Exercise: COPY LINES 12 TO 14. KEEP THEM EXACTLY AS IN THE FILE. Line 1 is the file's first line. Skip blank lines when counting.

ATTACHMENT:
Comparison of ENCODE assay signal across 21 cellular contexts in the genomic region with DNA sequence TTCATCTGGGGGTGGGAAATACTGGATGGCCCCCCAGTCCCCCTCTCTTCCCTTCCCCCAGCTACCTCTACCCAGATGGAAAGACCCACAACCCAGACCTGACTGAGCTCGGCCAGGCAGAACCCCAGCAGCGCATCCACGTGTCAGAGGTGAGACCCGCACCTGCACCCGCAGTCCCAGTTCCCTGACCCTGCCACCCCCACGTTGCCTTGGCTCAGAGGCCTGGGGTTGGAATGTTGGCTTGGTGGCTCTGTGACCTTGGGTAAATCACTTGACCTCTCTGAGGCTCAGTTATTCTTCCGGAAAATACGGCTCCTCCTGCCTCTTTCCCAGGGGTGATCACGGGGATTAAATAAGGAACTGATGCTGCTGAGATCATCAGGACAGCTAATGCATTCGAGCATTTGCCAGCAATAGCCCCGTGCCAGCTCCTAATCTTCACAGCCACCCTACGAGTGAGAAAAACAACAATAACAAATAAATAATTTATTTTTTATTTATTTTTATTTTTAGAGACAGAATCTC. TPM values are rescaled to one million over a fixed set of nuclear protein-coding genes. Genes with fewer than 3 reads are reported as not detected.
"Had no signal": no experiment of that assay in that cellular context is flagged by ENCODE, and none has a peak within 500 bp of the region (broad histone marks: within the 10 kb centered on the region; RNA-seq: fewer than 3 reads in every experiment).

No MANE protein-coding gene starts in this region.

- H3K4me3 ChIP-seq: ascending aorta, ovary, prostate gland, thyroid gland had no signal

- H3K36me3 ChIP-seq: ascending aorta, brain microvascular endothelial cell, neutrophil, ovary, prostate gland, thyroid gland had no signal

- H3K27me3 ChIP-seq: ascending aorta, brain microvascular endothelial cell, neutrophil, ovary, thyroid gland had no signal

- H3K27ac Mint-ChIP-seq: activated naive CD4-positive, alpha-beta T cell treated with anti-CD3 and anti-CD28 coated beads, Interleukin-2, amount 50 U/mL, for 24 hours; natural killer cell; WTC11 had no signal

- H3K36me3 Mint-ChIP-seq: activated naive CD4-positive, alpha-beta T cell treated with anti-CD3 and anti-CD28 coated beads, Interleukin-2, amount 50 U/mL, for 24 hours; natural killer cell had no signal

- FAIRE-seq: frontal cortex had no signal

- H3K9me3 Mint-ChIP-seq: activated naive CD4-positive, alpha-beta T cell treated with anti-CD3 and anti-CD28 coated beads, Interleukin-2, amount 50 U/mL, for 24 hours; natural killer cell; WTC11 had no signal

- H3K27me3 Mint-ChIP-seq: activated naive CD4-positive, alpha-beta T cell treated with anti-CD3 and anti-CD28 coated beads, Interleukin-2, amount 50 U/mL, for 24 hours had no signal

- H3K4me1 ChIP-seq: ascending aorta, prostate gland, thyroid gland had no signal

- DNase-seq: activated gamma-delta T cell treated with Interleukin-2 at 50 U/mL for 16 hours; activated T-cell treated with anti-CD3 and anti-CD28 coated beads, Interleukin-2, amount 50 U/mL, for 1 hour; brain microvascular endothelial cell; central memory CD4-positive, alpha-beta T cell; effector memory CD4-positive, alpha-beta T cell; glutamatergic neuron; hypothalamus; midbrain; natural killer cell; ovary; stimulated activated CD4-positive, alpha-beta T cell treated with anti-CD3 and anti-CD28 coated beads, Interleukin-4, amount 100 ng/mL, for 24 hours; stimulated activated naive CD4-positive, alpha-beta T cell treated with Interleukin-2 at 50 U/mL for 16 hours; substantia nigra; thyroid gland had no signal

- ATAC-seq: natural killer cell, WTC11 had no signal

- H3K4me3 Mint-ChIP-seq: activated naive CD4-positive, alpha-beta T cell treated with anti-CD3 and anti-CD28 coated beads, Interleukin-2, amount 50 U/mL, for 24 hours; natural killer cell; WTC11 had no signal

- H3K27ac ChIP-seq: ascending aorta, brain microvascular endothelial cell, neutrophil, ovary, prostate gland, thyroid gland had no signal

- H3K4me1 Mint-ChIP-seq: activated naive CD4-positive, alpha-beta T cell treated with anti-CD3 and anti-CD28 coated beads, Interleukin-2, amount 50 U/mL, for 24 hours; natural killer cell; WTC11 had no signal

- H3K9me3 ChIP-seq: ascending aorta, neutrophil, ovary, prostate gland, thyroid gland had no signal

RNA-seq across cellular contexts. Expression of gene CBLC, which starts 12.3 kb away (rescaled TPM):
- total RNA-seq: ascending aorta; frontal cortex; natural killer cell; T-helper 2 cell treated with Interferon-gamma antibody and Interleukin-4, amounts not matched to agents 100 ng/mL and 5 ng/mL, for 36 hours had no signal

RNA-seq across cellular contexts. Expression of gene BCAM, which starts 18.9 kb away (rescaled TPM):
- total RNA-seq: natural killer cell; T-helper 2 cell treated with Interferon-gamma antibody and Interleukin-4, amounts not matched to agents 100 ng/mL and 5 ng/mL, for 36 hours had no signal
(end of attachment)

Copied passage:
- H3K4me1 ChIP-seq: ascending aorta, prostate gland, thyroid gland had no signal

- DNase-seq: activated gamma-delta T cell treated with Interleukin-2 at 50 U/mL for 16 hours; activated T-cell treated with anti-CD3 and anti-CD28 coated beads, Interleukin-2, amount 50 U/mL, for 1 hour; brain microvascular endothelial cell; central memory CD4-positive, alpha-beta T cell; effector memory CD4-positive, alpha-beta T cell; glutamatergic neuron; hypothalamus; midbrain; natural killer cell; ovary; stimulated activated CD4-positive, alpha-beta T cell treated with anti-CD3 and anti-CD28 coated beads, Interleukin-4, amount 100 ng/mL, for 24 hours; stimulated activated naive CD4-positive, alpha-beta T cell treated with Interleukin-2 at 50 U/mL for 16 hours; substantia nigra; thyroid gland had no signal

- ATAC-seq: natural killer cell, WTC11 had no signal